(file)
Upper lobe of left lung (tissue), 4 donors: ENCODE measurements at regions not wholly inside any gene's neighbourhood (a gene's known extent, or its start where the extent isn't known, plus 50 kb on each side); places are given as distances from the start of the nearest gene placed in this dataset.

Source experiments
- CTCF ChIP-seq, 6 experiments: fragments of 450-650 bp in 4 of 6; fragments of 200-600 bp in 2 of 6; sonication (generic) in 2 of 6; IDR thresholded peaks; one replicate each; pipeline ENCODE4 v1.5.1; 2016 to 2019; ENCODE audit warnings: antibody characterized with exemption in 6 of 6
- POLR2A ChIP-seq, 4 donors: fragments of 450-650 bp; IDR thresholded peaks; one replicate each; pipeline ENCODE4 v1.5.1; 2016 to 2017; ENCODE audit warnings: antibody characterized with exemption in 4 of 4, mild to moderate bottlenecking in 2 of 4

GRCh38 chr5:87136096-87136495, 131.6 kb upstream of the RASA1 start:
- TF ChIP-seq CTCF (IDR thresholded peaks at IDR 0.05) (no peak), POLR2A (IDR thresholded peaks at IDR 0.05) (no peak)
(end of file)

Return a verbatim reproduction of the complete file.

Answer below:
Upper lobe of left lung (tissue), 4 donors: ENCODE measurements at regions not wholly inside any gene's neighbourhood (a gene's known extent, or its start where the extent isn't known, plus 50 kb on each side); places are given as distances from the start of the nearest gene placed in this dataset.

Source experiments
- CTCF ChIP-seq, 6 experiments: fragments of 450-650 bp in 4 of 6; fragments of 200-600 bp in 2 of 6; sonication (generic) in 2 of 6; IDR thresholded peaks; one replicate each; pipeline ENCODE4 v1.5.1; 2016 to 2019; ENCODE audit warnings: antibody characterized with exemption in 6 of 6
- POLR2A ChIP-seq, 4 donors: fragments of 450-650 bp; IDR thresholded peaks; one replicate each; pipeline ENCODE4 v1.5.1; 2016 to 2017; ENCODE audit warnings: antibody characterized with exemption in 4 of 4, mild to moderate bottlenecking in 2 of 4

GRCh38 chr5:87136096-87136495, 131.6 kb upstream of the RASA1 start:
- TF ChIP-seq CTCF (IDR thresholded peaks at IDR 0.05) (no peak), POLR2A (IDR thresholded peaks at IDR 0.05) (no peak)